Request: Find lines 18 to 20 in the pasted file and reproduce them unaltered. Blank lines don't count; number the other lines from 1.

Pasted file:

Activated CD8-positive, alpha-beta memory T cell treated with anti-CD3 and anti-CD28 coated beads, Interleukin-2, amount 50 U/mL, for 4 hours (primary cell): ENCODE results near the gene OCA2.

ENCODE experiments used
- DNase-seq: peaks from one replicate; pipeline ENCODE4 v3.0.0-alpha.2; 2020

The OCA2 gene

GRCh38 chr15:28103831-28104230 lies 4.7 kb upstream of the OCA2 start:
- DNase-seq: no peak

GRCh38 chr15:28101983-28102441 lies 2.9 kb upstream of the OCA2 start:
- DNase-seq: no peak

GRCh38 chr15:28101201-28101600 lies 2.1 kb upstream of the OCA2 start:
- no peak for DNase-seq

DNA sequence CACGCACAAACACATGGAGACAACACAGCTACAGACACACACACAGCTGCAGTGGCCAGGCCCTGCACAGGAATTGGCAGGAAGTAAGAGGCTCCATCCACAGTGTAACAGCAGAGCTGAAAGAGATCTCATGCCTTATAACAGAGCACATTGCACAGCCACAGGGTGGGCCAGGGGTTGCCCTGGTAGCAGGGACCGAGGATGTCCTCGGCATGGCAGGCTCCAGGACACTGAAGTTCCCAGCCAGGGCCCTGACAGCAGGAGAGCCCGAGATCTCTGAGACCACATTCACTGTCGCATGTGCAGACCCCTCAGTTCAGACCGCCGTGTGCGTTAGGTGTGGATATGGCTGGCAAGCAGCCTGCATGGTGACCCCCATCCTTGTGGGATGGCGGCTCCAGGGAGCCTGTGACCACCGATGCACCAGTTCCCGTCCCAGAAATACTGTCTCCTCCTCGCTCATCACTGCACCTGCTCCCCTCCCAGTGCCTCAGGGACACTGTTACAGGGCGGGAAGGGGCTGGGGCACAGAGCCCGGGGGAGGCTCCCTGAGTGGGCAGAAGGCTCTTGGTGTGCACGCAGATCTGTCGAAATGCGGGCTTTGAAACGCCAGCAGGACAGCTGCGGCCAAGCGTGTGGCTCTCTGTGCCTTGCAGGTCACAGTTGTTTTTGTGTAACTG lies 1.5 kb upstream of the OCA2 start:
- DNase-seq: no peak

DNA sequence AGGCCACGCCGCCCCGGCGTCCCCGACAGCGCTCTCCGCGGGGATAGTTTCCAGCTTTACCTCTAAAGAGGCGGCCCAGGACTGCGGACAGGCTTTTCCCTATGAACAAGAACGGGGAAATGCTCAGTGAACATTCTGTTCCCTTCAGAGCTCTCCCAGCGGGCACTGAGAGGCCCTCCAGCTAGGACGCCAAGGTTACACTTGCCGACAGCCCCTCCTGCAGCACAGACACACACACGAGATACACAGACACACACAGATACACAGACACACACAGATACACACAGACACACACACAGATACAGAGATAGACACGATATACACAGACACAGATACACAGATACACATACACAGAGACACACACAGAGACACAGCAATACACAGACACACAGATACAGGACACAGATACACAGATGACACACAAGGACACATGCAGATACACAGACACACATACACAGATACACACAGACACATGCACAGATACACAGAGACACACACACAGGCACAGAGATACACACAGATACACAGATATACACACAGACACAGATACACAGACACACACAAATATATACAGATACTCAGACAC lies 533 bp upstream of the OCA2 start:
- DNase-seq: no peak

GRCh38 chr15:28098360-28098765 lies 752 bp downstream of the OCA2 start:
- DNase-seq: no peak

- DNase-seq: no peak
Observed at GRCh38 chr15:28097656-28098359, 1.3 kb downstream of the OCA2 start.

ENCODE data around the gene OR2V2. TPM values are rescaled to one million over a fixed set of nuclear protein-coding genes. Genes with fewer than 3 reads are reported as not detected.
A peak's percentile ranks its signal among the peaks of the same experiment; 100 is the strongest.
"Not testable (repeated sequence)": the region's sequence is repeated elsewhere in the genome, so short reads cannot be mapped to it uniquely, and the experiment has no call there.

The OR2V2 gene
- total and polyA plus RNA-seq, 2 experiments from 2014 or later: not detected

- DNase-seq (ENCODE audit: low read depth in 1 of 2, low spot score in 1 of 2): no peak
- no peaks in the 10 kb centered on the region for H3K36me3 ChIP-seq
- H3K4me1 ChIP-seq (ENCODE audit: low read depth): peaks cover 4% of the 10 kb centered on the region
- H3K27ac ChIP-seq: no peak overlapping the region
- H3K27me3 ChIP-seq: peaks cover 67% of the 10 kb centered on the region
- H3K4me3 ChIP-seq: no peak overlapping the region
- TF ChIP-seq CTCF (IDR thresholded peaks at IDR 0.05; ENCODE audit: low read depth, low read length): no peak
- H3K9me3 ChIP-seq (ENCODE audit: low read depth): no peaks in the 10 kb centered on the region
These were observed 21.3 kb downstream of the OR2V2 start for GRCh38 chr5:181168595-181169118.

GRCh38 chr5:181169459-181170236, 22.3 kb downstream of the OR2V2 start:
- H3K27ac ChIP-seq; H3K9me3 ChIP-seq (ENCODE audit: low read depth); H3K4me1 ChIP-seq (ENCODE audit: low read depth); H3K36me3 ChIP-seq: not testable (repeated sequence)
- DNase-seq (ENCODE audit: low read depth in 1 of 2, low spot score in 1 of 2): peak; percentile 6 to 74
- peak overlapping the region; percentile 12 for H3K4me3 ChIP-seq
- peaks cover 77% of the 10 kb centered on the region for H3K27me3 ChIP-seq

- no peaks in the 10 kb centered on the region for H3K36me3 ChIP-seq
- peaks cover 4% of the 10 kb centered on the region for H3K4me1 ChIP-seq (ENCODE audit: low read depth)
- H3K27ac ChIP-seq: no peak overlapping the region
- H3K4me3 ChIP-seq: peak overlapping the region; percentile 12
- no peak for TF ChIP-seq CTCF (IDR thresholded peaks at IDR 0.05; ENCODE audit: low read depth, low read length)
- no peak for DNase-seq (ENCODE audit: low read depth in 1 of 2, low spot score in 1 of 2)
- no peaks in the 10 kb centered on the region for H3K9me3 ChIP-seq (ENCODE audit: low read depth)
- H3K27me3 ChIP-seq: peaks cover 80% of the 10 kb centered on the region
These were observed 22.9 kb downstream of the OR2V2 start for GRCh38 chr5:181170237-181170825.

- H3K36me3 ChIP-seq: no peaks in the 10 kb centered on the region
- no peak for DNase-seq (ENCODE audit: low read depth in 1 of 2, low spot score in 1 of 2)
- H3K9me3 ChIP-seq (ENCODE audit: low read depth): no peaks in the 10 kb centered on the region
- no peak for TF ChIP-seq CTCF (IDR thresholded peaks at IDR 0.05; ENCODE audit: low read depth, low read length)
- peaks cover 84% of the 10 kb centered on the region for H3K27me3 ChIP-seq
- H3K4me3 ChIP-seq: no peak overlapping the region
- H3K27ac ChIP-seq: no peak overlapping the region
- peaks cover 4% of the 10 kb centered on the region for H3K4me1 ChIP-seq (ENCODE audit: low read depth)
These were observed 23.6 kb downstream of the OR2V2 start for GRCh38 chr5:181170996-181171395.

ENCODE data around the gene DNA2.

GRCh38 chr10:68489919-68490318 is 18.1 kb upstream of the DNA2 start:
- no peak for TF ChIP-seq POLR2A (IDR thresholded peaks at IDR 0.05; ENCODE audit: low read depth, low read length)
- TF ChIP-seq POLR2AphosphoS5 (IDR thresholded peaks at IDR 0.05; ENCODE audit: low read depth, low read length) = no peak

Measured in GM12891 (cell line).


Observed at GRCh38 chr15:28097656-28098359, 1.3 kb downstream of the OCA2 start.

ENCODE data around the gene OR2V2. TPM values are rescaled to one million over a fixed set of nuclear protein-coding genes. Genes with fewer than 3 reads are reported as not detected.
A peak's percentile ranks its signal among the peaks of the same experiment; 100 is the strongest.